Professor, Department of Medicine; Professor, Department of Human Genetics; Senior Fellow, Computation Institute; Senior Fellow, Institute for Genomics and Systems Biology, University of Chicago
My research is focused on computational analysis of complex human phenotypes in context of changes and perturbations of underlying molecular networks. The input data for these studies is supplied by large-scale mining of free text, computation over clinical records, and high-throughput systems biology experiments.
My main interest is in gaining an (asymptotic) understanding how phenotypes, such as human healthy diversity and maladies, are implemented at the level of genes and networks of interacting molecules.
To harvest as much information about known molecular interactions as possible, my group runs a large-scale text-mining effort aiming at analysis of a vast corpus of biomedical publications. Currently we can extract from text automatically about 500 distinct flavors of relations among biomedical entities (such as bind, activate, merystilate, and transport).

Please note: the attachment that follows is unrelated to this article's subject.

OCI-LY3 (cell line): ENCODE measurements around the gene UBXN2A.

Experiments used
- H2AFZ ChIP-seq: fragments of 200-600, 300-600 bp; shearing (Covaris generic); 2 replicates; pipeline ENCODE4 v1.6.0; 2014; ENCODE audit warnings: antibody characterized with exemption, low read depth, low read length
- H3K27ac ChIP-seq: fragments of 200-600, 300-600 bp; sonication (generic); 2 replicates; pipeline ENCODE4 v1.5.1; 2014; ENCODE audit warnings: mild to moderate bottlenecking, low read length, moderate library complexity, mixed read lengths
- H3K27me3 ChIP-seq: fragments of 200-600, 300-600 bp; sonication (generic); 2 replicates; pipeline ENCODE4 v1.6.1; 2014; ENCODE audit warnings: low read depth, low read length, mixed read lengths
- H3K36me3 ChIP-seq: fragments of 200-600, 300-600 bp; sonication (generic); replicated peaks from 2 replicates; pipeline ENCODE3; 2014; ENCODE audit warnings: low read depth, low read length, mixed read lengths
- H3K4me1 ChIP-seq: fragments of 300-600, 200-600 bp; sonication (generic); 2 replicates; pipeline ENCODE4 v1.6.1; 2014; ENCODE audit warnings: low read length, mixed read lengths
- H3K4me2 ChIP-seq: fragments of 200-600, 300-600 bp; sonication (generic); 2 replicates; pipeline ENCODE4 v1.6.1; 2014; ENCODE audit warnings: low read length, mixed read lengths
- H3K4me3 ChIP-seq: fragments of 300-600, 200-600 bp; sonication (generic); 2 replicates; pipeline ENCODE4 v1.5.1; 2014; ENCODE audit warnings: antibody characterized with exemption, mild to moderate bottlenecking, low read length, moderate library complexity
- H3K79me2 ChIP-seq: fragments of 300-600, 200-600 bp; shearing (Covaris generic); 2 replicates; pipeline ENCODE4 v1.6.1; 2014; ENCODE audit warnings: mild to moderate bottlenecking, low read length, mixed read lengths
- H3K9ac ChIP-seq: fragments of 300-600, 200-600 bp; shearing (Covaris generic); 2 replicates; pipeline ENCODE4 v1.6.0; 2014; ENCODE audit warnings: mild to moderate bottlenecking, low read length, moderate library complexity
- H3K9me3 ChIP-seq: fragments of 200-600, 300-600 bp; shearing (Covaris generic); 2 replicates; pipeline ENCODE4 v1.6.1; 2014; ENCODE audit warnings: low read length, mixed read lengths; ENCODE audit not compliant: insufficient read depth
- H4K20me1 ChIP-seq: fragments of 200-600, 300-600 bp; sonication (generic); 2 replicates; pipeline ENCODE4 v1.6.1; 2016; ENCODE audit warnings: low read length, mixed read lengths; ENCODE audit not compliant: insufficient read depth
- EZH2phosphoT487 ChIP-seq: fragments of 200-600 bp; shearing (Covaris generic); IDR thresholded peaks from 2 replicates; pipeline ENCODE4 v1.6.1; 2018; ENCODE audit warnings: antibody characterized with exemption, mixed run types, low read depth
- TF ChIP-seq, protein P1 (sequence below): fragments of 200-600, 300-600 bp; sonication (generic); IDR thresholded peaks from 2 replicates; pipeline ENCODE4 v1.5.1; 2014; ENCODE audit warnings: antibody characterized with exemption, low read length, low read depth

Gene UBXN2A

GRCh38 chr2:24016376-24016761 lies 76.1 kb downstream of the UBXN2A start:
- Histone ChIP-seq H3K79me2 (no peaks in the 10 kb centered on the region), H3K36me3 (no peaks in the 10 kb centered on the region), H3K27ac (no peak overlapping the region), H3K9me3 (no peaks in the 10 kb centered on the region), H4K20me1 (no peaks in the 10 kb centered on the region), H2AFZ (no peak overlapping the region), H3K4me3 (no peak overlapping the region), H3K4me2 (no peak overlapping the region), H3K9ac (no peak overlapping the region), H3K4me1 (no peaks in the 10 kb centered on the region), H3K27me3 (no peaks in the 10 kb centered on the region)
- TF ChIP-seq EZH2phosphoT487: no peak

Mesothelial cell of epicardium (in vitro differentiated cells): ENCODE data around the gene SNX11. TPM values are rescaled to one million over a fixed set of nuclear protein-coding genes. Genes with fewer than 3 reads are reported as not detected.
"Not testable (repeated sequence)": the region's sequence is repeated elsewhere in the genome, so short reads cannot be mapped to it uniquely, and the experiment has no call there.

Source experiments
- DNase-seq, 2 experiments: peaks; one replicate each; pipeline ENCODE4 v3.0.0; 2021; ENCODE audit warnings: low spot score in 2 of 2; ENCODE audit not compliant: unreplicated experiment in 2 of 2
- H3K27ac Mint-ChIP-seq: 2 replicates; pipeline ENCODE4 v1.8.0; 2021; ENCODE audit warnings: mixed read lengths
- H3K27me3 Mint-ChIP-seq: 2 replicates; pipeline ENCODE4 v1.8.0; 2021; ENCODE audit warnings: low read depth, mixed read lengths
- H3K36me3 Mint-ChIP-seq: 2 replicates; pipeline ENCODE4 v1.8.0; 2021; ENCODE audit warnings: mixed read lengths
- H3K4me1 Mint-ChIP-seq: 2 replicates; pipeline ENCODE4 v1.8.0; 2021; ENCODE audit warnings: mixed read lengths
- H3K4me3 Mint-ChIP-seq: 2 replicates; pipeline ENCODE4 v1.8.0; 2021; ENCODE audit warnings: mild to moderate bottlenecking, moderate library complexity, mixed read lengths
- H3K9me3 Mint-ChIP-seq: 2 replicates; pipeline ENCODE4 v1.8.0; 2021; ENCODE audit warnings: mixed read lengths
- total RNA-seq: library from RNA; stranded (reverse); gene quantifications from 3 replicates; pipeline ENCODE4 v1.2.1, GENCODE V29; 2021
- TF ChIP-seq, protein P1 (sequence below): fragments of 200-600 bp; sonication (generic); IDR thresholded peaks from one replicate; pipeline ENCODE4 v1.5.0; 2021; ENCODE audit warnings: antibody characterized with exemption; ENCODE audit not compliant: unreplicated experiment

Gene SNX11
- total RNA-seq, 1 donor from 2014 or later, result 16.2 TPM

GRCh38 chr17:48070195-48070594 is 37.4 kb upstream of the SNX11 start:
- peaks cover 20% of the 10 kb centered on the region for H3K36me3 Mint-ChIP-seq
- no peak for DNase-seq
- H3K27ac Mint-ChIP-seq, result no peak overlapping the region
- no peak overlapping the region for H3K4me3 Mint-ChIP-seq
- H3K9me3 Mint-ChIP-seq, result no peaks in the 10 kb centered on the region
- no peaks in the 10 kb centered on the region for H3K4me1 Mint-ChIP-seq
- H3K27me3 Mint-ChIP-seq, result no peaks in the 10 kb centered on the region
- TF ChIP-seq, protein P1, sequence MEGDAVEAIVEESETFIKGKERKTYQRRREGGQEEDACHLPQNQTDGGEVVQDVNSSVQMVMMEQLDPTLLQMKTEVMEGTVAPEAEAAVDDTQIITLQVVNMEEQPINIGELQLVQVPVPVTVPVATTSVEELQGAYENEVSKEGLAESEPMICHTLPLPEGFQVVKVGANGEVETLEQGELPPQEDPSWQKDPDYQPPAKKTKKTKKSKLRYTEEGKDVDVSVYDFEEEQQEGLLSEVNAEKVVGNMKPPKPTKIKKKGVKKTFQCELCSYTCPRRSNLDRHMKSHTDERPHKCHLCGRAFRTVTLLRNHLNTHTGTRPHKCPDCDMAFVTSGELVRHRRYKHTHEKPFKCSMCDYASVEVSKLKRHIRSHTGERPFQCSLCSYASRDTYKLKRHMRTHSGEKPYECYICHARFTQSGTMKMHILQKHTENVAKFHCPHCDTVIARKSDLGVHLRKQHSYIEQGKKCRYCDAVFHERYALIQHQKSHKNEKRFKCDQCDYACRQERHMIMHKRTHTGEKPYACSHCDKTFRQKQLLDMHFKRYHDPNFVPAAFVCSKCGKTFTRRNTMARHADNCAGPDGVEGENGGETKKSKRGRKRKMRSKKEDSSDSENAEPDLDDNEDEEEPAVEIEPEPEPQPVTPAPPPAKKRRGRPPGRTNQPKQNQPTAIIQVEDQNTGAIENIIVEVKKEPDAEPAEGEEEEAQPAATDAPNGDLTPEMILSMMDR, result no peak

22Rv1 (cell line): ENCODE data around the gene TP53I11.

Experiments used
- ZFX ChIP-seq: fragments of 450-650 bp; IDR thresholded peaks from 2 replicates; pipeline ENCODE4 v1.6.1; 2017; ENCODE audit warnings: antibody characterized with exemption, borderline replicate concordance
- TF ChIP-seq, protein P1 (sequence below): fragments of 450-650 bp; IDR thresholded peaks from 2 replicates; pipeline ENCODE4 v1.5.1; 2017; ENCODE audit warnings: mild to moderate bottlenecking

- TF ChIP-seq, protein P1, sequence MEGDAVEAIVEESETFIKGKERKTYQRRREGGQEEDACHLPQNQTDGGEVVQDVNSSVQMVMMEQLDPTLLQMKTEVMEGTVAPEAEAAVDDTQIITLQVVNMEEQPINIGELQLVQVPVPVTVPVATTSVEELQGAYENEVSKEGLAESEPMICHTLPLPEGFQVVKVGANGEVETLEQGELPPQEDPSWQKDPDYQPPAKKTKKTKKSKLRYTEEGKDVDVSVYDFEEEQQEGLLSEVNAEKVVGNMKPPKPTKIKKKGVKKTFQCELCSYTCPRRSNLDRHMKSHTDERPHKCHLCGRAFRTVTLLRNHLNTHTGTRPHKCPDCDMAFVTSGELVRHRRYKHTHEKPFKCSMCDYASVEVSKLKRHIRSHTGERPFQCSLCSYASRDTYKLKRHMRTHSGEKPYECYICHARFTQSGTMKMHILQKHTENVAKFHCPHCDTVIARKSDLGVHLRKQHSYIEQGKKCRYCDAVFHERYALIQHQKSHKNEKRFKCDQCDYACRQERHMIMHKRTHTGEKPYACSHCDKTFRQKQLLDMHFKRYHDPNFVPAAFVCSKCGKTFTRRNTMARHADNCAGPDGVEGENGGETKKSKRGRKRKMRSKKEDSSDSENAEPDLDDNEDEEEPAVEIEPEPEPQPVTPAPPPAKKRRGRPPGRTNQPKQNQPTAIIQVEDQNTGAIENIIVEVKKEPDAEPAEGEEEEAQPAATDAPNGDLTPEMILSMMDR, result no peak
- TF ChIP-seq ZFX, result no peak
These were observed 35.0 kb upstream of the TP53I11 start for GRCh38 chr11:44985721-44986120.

To sharpen our text-mining axes, we are actively designing related models and computational applications. Furthermore, in cooperation with our experimentally talented colleagues, we are striving to use text-mined networks to understand, interpret and refine high- or low-throughput experimental data. We are also computationally generating biological hypotheses that our generous collaborators are attempting to test experimentally.
My older passion is in developing and applying computational methods related to phylogenetics and evolutionary biology.